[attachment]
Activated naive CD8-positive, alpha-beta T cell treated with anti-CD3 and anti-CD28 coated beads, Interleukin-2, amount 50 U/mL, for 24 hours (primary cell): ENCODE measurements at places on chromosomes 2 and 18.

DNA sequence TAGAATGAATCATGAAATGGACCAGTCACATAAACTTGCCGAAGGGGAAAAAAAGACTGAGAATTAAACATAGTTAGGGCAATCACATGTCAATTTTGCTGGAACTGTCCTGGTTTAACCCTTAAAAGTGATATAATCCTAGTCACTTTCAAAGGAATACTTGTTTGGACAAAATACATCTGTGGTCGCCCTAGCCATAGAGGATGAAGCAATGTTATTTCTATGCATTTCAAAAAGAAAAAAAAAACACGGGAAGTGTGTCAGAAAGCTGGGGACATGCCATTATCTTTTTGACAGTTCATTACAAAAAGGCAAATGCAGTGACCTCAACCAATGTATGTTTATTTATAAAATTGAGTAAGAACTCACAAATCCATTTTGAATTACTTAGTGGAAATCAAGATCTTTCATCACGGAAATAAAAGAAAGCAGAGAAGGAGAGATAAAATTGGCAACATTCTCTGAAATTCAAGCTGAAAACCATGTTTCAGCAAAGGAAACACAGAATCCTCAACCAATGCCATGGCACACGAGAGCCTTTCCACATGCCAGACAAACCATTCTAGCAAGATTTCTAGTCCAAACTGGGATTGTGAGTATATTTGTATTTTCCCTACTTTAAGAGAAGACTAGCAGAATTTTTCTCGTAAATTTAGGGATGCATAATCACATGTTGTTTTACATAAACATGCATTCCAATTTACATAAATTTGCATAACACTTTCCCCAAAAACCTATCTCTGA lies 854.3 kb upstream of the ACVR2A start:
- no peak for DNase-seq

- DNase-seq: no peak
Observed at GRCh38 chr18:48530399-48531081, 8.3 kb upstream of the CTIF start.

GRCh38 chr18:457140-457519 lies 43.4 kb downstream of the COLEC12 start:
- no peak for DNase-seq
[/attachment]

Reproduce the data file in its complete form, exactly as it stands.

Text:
Activated naive CD8-positive, alpha-beta T cell treated with anti-CD3 and anti-CD28 coated beads, Interleukin-2, amount 50 U/mL, for 24 hours (primary cell): ENCODE measurements at places on chromosomes 2 and 18.

DNA sequence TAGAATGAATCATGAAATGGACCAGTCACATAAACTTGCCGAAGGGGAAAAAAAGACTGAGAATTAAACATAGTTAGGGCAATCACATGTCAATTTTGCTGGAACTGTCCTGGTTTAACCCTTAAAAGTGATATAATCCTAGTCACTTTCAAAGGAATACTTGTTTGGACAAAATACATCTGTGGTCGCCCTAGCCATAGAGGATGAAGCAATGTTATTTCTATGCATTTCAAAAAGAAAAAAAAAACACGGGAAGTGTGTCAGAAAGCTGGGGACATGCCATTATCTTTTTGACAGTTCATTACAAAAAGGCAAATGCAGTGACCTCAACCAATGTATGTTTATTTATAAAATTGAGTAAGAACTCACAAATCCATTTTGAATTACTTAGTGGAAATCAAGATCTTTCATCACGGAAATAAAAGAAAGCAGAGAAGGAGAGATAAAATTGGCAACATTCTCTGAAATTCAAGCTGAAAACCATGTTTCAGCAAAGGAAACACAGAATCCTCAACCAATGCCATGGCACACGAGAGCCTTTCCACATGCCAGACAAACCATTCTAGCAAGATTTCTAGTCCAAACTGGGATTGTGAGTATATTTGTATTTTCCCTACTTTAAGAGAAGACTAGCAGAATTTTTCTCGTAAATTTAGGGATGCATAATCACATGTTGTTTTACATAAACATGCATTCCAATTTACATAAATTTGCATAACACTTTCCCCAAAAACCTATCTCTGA lies 854.3 kb upstream of the ACVR2A start:
- no peak for DNase-seq

- DNase-seq: no peak
Observed at GRCh38 chr18:48530399-48531081, 8.3 kb upstream of the CTIF start.

GRCh38 chr18:457140-457519 lies 43.4 kb downstream of the COLEC12 start:
- no peak for DNase-seq